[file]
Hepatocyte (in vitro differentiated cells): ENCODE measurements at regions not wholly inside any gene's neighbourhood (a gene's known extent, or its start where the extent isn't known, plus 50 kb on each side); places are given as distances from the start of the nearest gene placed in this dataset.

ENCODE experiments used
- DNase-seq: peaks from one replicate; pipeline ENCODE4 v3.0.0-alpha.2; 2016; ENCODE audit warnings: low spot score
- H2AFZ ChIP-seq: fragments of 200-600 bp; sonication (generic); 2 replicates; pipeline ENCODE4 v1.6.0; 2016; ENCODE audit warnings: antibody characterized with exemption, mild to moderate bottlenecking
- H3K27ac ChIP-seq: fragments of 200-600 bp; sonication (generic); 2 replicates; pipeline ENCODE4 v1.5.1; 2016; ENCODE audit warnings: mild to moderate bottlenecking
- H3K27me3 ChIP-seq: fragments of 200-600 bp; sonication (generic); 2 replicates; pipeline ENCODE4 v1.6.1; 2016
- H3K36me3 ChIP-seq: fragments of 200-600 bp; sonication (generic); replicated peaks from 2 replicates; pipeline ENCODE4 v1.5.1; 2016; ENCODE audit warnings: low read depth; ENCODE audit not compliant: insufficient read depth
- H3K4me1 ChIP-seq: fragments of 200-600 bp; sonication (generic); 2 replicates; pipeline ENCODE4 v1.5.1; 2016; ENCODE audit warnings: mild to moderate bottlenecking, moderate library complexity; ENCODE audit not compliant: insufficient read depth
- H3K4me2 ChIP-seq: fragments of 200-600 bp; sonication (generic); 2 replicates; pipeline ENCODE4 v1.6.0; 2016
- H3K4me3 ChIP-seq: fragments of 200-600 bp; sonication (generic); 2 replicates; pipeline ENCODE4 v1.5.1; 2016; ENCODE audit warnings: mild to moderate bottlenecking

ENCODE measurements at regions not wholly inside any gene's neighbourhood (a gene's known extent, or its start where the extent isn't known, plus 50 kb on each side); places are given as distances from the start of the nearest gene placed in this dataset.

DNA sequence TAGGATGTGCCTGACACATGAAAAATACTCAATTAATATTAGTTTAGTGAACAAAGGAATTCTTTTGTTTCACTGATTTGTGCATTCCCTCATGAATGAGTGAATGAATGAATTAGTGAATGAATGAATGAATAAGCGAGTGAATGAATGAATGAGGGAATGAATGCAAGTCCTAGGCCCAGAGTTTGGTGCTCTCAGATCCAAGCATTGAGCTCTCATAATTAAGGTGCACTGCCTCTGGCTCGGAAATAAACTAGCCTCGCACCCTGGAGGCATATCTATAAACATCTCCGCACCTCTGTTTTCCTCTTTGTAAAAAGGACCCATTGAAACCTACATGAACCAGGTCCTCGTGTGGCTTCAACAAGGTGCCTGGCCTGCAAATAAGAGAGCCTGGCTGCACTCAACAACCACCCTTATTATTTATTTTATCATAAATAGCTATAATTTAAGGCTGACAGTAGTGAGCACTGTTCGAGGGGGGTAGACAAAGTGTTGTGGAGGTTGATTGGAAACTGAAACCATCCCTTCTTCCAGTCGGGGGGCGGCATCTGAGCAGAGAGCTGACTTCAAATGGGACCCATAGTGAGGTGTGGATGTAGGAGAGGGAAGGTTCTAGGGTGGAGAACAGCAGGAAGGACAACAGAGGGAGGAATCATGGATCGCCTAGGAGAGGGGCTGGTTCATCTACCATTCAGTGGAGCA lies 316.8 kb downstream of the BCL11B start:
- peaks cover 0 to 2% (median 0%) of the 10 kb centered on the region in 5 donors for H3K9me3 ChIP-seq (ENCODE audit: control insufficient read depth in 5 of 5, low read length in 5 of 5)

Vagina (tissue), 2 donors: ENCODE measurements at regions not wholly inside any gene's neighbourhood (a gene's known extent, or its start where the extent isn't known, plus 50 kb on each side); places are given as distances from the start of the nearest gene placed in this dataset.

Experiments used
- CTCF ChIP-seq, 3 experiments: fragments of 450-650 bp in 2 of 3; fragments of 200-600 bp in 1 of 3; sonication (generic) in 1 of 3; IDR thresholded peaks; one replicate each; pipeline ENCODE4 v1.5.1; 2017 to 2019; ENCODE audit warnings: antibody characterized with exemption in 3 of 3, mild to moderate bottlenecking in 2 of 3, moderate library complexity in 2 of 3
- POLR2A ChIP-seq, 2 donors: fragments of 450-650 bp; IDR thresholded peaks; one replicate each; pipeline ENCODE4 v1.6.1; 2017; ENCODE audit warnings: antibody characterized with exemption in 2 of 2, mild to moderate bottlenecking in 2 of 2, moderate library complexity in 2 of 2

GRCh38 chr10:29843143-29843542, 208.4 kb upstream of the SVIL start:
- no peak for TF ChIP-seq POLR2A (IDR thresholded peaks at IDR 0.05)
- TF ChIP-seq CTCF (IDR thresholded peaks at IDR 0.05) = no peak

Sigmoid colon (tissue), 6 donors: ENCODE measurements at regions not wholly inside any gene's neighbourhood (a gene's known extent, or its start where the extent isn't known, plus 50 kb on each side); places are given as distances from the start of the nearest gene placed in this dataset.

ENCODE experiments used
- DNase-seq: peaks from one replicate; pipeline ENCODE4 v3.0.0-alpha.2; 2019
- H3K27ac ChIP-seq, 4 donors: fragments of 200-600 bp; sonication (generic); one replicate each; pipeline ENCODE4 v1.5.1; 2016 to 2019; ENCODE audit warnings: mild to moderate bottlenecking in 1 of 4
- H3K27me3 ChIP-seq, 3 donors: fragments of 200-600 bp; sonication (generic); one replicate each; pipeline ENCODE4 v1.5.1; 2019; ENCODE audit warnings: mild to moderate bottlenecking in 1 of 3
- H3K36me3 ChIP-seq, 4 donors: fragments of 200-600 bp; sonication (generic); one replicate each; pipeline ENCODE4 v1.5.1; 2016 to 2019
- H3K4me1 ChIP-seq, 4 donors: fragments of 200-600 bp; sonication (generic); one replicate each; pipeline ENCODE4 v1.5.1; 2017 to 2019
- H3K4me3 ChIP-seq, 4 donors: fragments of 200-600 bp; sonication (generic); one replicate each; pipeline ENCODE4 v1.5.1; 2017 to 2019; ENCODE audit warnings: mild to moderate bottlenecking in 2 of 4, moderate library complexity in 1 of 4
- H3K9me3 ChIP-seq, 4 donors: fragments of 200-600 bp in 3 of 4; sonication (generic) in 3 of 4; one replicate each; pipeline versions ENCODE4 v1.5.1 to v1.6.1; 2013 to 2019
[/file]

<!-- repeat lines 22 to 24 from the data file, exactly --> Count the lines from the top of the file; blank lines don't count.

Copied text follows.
ENCODE experiments used
- DNase-seq: peaks from one replicate; pipeline ENCODE4 v3.0.0-alpha.2; 2019
- H3K27ac ChIP-seq, 4 donors: fragments of 200-600 bp; sonication (generic); one replicate each; pipeline ENCODE4 v1.5.1; 2016 to 2019; ENCODE audit warnings: mild to moderate bottlenecking in 1 of 4